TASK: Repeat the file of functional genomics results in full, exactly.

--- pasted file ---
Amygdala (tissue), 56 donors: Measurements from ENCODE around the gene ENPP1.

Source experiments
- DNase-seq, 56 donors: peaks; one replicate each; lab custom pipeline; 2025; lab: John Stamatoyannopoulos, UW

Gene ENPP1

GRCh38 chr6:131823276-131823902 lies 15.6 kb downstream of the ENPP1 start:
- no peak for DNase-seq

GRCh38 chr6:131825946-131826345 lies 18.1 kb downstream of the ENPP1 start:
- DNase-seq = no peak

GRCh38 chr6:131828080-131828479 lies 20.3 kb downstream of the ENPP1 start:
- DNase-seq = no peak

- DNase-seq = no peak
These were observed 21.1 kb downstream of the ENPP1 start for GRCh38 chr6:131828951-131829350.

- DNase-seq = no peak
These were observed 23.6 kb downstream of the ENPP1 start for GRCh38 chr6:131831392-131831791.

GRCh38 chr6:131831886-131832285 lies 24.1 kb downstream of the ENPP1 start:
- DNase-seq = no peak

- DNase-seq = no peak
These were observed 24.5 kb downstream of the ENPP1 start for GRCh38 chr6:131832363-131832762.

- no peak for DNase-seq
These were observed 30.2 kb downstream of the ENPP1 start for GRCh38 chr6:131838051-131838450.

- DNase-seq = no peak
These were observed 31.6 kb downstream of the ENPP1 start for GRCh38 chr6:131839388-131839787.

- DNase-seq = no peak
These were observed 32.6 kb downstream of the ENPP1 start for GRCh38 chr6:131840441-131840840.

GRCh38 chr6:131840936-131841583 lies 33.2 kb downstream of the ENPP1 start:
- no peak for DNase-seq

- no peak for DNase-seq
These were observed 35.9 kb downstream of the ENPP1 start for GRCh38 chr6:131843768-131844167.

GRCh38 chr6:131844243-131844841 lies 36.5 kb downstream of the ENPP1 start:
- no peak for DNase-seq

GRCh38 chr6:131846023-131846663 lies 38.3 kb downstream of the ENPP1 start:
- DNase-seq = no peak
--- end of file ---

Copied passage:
Amygdala (tissue), 56 donors: Measurements from ENCODE around the gene ENPP1.

Source experiments
- DNase-seq, 56 donors: peaks; one replicate each; lab custom pipeline; 2025; lab: John Stamatoyannopoulos, UW

Gene ENPP1

GRCh38 chr6:131823276-131823902 lies 15.6 kb downstream of the ENPP1 start:
- no peak for DNase-seq

GRCh38 chr6:131825946-131826345 lies 18.1 kb downstream of the ENPP1 start:
- DNase-seq = no peak

GRCh38 chr6:131828080-131828479 lies 20.3 kb downstream of the ENPP1 start:
- DNase-seq = no peak

- DNase-seq = no peak
These were observed 21.1 kb downstream of the ENPP1 start for GRCh38 chr6:131828951-131829350.

- DNase-seq = no peak
These were observed 23.6 kb downstream of the ENPP1 start for GRCh38 chr6:131831392-131831791.

GRCh38 chr6:131831886-131832285 lies 24.1 kb downstream of the ENPP1 start:
- DNase-seq = no peak

- DNase-seq = no peak
These were observed 24.5 kb downstream of the ENPP1 start for GRCh38 chr6:131832363-131832762.

- no peak for DNase-seq
These were observed 30.2 kb downstream of the ENPP1 start for GRCh38 chr6:131838051-131838450.

- DNase-seq = no peak
These were observed 31.6 kb downstream of the ENPP1 start for GRCh38 chr6:131839388-131839787.

- DNase-seq = no peak
These were observed 32.6 kb downstream of the ENPP1 start for GRCh38 chr6:131840441-131840840.

GRCh38 chr6:131840936-131841583 lies 33.2 kb downstream of the ENPP1 start:
- no peak for DNase-seq

- no peak for DNase-seq
These were observed 35.9 kb downstream of the ENPP1 start for GRCh38 chr6:131843768-131844167.

GRCh38 chr6:131844243-131844841 lies 36.5 kb downstream of the ENPP1 start:
- no peak for DNase-seq

GRCh38 chr6:131846023-131846663 lies 38.3 kb downstream of the ENPP1 start:
- DNase-seq = no peak